There’s no single anti-money laundering (AML) strategy that’ll protect your organisation from criminals and terrorists. The level of sophistication they use to launder money is frightening.
A robust approach demands several strategies, 10 of the most effective of which are set out below:
1. Employ AML specialists
Investing in in-house AML specialists will increase your bandwidth and ability to identify and assess the risks faced by domestic and international operations, and reduce the likelihood of regulatory sanctions.
Despite the benefits of and need to directly employ AML specialists, such skills are expensive. What’s more, while hiring AML specialists can solve problems in the short-term, it doesn’t address the need for sophisticated technologies to counter financial crime.
2. Upskill staff
Upskilling staff is crucial for ensuring AML and combating the financing of terrorism (CFT) measures are adequately implemented.
While upskilling an organisation takes huge resources and time, advanced training on how to spot AML risks, as well as AML systems and processes, should be compulsory.
3. Improve AML policies
Providing a structured AML policy framework should be a top priority when meeting AML obligations.
AML policies need to be easily validated by regulators, digestible for compliance analysts and mirror an organisation’s risk appetite. Be aware, one of the pitfalls of AML policies is they are often generated by several authors and never kept up to date. The result is best practice isn’t always adhered to.
4. Increase process controls
Increased and tailored process controls, combined with management oversight, risk assessment and fraud data, will help your organisation consider and respond to the multiple risks it faces.
Just a few examples of good process control practice include:
- Continuously reviewing processes and data patterns
- Engaging with relevant cross-industry efforts
- Having a robust response plan and investigation procedure
- Implementing a four eyes check
5. Perform model-driven validation
Erroneous or misspecified AML models may lead to expensive setbacks or regulatory fines. It is prudent to ask external compliance consultants to rigorously and regularly test and validate AML policies and models.
During model-driven validation, AML specialists have to demonstrate to senior management and regulators not only how their models are performing against expectations, but how risk exposures fit within defined bands of acceptability.
6. Leverage consultancy experience
Appointing a specialist AML consultant/consultancy offers a quick fix to help bring your organisation up to scratch with AML obligations.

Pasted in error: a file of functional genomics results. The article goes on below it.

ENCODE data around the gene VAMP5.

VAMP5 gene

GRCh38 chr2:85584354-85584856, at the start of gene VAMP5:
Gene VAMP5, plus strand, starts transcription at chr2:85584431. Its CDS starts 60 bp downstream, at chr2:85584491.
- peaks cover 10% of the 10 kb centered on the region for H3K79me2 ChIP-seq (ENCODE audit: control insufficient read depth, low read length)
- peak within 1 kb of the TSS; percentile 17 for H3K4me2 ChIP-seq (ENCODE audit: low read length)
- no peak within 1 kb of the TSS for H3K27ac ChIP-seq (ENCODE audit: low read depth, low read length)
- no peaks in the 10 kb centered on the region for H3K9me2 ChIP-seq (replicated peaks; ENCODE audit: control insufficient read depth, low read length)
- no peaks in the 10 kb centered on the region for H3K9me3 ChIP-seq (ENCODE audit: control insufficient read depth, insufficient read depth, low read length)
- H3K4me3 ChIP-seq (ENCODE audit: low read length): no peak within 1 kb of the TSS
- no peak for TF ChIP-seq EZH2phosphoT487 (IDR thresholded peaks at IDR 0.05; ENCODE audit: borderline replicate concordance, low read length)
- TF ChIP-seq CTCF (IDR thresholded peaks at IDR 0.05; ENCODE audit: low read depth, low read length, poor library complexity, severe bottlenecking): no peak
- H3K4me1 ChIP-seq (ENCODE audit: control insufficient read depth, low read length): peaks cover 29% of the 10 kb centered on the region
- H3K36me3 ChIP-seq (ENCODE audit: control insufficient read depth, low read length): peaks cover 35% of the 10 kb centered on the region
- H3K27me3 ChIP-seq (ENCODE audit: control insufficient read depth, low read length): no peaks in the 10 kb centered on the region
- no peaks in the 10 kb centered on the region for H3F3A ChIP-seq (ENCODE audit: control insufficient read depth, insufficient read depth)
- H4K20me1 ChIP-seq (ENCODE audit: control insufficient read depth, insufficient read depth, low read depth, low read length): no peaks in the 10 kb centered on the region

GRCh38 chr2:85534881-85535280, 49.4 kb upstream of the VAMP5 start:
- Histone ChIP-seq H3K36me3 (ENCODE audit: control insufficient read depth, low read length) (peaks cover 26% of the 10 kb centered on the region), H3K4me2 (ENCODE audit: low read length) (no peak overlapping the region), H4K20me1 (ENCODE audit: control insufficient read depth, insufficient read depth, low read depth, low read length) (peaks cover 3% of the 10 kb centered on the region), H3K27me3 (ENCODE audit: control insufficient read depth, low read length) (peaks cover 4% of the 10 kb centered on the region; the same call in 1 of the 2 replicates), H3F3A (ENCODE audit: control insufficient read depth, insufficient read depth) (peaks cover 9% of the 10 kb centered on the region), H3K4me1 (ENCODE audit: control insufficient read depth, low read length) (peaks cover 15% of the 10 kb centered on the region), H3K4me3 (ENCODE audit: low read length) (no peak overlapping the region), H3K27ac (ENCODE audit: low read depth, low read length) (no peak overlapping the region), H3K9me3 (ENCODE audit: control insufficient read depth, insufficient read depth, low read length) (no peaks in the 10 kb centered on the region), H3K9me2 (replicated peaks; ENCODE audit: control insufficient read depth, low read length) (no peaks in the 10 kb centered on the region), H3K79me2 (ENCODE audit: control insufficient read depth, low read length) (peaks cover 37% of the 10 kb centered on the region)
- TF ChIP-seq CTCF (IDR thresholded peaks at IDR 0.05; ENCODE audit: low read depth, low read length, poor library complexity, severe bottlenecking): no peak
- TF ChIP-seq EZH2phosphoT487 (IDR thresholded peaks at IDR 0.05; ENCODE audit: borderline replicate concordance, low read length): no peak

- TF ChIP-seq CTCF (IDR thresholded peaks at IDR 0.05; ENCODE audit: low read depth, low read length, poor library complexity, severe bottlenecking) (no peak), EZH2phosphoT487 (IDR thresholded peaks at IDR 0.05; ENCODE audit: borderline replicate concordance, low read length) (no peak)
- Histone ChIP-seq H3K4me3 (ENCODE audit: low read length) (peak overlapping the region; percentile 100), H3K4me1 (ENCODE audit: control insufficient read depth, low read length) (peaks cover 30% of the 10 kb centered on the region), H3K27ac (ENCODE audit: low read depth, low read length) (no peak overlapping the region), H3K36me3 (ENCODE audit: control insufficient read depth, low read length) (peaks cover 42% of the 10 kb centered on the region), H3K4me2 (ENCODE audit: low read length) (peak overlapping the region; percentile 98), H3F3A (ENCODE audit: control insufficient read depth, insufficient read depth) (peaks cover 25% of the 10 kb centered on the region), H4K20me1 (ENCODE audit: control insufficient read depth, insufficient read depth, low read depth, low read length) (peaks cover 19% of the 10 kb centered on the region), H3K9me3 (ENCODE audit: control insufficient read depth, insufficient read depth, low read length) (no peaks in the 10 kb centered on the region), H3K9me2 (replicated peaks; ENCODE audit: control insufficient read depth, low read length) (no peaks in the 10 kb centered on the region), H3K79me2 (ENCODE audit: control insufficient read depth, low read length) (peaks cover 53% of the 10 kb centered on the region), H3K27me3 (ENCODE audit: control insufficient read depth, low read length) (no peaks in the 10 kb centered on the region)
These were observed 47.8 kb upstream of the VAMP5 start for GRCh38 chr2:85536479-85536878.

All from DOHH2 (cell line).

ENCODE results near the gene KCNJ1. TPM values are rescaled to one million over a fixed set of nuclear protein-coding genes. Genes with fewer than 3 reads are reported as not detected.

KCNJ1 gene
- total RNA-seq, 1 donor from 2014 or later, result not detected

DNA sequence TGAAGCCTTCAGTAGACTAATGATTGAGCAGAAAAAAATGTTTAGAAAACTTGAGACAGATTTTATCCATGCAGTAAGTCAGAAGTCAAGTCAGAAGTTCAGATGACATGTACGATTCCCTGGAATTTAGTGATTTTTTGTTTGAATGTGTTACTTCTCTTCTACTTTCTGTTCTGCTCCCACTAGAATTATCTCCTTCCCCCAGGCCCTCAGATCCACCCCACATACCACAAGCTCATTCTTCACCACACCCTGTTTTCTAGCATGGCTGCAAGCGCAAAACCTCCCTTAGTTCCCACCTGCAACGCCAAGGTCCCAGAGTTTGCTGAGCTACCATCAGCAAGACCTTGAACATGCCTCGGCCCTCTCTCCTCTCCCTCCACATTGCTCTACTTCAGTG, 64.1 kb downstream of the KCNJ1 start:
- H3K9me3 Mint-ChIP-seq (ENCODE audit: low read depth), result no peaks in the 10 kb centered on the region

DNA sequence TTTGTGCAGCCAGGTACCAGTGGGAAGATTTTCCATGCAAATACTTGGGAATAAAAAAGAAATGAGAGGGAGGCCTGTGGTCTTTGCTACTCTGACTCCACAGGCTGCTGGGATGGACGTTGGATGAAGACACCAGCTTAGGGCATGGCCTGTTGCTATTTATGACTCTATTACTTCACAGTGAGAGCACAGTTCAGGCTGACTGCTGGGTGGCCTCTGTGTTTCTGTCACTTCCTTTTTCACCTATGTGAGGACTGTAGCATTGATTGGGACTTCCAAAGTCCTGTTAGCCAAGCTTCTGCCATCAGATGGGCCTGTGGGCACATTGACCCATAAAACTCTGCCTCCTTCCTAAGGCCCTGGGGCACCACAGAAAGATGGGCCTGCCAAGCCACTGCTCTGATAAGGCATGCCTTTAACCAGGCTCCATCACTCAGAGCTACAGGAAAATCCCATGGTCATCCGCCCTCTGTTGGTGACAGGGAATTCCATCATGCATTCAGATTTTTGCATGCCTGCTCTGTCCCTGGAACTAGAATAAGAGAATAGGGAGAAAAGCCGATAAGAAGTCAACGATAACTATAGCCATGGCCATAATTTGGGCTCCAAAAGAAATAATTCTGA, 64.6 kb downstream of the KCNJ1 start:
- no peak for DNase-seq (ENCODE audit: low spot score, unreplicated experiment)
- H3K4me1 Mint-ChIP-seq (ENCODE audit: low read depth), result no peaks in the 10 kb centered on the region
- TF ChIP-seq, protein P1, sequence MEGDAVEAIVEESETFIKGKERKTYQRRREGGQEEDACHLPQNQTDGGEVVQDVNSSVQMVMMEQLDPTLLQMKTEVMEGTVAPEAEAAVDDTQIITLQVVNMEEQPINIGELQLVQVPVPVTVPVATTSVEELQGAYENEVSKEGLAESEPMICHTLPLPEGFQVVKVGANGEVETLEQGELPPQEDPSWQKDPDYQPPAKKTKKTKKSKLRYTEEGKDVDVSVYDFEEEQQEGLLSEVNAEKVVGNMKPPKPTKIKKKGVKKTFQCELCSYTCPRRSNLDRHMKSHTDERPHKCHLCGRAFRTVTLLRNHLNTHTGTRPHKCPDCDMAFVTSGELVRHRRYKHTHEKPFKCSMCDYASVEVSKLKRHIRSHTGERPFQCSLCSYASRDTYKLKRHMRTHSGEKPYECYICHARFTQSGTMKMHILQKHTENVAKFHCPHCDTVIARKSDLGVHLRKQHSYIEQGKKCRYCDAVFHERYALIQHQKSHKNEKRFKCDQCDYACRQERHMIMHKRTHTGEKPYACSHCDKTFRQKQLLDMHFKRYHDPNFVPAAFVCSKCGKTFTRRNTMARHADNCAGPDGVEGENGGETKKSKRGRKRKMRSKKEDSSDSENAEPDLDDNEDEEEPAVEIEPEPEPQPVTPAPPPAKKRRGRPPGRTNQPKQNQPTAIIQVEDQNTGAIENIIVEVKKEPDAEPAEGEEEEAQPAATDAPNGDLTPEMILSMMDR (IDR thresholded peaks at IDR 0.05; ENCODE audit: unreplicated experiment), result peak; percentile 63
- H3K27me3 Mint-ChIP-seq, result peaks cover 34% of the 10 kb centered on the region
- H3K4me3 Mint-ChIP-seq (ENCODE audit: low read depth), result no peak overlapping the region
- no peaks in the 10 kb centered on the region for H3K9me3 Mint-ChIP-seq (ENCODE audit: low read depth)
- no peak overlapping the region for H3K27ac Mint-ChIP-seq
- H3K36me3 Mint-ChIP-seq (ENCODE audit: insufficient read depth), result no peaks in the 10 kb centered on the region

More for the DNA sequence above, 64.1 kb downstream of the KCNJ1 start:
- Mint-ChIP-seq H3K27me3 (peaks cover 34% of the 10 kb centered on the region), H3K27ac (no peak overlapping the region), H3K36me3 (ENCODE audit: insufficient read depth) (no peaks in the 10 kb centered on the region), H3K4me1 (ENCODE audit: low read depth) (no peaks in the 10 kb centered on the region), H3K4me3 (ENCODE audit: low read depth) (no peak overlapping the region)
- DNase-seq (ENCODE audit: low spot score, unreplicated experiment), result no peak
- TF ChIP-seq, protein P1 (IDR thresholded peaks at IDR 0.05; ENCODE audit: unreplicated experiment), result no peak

Global financial institutions commonly hire expert AML consultants to support the design and implementation of client onboarding (COB), know your customer (KYC) and AML transaction monitoring frameworks.
However, choosing and hiring the right consultant is by no means an easy task and comes at a substantial cost.
7. Transform your AML and compliance operating model
A potentially cost-effective approach to managing AML operational processes is to create offshore centres of excellence in emerging market locations.
Firms in the UK, Europe and US are increasingly using centres of excellence in India and China for transaction monitoring screening, alerts management and customer due diligence (CDD). However, while cost arbitrage can improve your organisation’s bottom line, there are many factors to consider to make such a move a success.
8. Hire data scientists to support data analytics and predictive modelling for AML
Automating AML processes with data analytics and predictive modelling offers an innovative solution.
Moving from traditional rule-based systems to machine learning can speed up key processes in AML, such as CDD and transaction monitoring. That said, to be able to leverage machine learning and predictive models, organisations need to set-up data science functions and staff them with quants and modelling experts.
9. Deploy an AML analytics and augmentation platform
Deploying an AML analytics and augmentation platform involves plugging a new system into your legacy system to extend its shelf life.
This strategy goes further than a software patch but isn’t a complete system upgrade. It bridges the gap between new and legacy technology, and offers a quick and cost-effective solution.
If you adopt this strategy, be sure there are no compatibility issues.
10. Upgrade AML system
Ultimately, there comes a time when every organisation needs an entire AML system upgrade.
Given that AML systems are non-revenue generating and therefore commonly at the bottom of the investment list, for most this will be when their current system can be patched no more.
As you might expect, upgrading an AML system can be time-consuming and risky.
We cover these strategies in more detail in our white paper 10 AML strategies to protect your organisation.
Download it to discover how you can protect your organisation from money laundering.
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